This production feels timeless. Set in the late 1970s some of the costumechoices (Dede M. Ayite) did date the piece, but could also could be looked at as retro. Until mentioned in the plot, and with some sign choices, I assumed it was updated and taking place now. This proves the themes of oppression and equality that dominate the play are as prevalent today as they were when it was written by Mark Medoff.
The story follows a speech therapist who begins work at a residential institute and falls in love with a woman who has decided to continue to live there. Deaf culture is respectfully and truthfully shown by Director Kenny Leon. I chuckled at the times 'James Leeds' had to stop signing and shake his hands off. Been there, done that.
As is the case with professional productions that are bilingual this production has hired a director of artistic sign language. Alexandria Wailes was recently seen on stage in the Deaf West revival of Spring Awakening. In the talkback after the show she explained the planning that went into some of the signs. Teaching certain actors confidence as if they had been signing for years, and deciding on specific sign based on the time the play was set and the character's language level. The ASL was clear and touching and was aided by a caption screen and interpreters, truly making this production accessible. The minimalistic set (Derek McLane) and beautiful lighting (Mike Baldassari) perfectly works with the quick transitions of the play.
Joshua Jackson rakes in the respect points from me for his work as James Leeds. He nails the finer points of the play where he is communicating in two different languages, sometimes in the third and second person and not for his character. Let that sink in for a second, because the difficulty of the language barrier would be a challenge, but the topics covered by the show are deep and emotional and Jackson delivers on every level. Turning on the charm and the anger during the legendary arguments between James and Sarah Norman (Lauren Ridloff) completed the amazing chemistry between Jackson and Ridloff. Lauren Ridloff played Sarah with an underlying strength of trying to figure it all out, and showing those she loves that she can handle it on her own. John McGinty could lead me into any revolution as the self-proclaimed leader of the school Orin Dennis, powerful and witty. Treshelle Edmond took the character of Lydia and made it her own. Flirty, but embarrassed when caught Edmond had some funny one liners that made the audience chuckle.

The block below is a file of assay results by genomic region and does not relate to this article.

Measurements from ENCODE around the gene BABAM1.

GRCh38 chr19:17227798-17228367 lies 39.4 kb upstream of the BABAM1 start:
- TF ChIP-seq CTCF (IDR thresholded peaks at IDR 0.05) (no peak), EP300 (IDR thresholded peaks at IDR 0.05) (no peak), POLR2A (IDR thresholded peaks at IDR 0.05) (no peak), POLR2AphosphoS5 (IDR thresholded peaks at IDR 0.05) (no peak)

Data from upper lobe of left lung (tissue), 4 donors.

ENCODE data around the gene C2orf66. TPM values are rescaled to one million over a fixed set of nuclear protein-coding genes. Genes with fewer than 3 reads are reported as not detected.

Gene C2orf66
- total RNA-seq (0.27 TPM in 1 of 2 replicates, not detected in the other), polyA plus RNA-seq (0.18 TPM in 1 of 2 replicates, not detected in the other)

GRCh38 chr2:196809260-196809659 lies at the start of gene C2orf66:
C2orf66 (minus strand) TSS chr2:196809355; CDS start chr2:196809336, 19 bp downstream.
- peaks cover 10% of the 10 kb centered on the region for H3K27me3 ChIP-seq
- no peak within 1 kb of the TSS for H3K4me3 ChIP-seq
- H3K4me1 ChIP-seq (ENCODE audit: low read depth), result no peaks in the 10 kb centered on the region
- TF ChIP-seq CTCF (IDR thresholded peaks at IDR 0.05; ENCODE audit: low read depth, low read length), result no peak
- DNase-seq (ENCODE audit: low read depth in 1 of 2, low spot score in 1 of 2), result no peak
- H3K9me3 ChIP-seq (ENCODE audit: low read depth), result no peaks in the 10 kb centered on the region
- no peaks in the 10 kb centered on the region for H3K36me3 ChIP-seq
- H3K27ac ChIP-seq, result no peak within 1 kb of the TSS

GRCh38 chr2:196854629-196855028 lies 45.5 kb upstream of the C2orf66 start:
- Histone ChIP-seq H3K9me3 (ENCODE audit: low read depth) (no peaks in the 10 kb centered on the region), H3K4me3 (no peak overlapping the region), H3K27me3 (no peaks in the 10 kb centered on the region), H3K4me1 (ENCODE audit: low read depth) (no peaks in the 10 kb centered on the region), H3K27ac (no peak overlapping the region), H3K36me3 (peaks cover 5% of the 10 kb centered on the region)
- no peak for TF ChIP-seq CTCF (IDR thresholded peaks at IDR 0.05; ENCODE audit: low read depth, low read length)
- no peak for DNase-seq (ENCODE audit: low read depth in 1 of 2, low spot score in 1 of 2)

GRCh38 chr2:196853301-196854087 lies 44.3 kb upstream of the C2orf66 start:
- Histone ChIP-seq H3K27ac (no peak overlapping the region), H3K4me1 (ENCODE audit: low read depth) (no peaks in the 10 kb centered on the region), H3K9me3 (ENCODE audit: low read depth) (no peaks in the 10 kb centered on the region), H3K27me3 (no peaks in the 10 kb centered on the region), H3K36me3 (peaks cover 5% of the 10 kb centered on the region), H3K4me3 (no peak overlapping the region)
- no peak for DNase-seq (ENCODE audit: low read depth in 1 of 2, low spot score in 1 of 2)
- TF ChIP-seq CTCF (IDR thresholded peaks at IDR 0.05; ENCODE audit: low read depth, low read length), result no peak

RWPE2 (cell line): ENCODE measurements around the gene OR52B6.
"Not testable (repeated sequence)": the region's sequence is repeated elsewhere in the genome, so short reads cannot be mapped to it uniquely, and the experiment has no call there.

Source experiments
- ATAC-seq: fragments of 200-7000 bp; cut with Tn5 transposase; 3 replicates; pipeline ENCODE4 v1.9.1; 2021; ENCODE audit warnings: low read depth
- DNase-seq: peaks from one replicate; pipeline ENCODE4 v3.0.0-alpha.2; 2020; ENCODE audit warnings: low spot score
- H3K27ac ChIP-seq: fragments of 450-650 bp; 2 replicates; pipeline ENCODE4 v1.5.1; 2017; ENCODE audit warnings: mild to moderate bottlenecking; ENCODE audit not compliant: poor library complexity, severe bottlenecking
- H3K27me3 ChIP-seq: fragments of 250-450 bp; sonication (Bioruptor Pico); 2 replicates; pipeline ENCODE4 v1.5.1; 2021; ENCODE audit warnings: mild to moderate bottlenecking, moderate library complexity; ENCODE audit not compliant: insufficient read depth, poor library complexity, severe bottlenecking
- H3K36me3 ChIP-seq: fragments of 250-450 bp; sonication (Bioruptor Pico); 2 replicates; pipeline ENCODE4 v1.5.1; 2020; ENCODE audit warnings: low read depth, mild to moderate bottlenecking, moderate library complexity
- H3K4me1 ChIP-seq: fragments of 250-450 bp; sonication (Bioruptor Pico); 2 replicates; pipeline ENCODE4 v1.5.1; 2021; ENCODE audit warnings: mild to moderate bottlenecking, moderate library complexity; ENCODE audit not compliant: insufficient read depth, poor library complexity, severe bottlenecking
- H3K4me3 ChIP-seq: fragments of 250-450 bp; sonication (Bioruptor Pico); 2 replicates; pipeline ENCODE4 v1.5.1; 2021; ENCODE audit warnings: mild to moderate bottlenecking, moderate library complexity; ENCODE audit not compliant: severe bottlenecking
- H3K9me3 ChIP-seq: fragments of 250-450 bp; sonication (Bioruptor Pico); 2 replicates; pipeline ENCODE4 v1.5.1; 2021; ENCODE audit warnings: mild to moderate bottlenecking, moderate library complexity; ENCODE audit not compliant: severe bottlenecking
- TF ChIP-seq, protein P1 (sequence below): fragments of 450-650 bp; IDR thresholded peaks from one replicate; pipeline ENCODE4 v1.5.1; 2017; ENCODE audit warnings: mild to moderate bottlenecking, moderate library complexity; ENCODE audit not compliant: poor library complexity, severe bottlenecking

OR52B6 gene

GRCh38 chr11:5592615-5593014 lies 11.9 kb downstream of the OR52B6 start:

Rounding out the amazingly talented and diverse cast is Stephen Spinella (Mr. Franklin) the principal of the school, Kecia Lewis (Mrs. Norman) 'Sarah's' mom, and Julee Cerda (Edna Klein) the lawyer hired by 'Orin'.
I would recommend this show to anyone who likes good powerful theatre, and wants to expand their world a little bit. Children of A Lesser God runs at the Berkshire Theatre Group in Stockbridge MA until July 22nd. Please visit berkshiretheatregroup.org for ticket and show information.
Photo: Matthew Murphy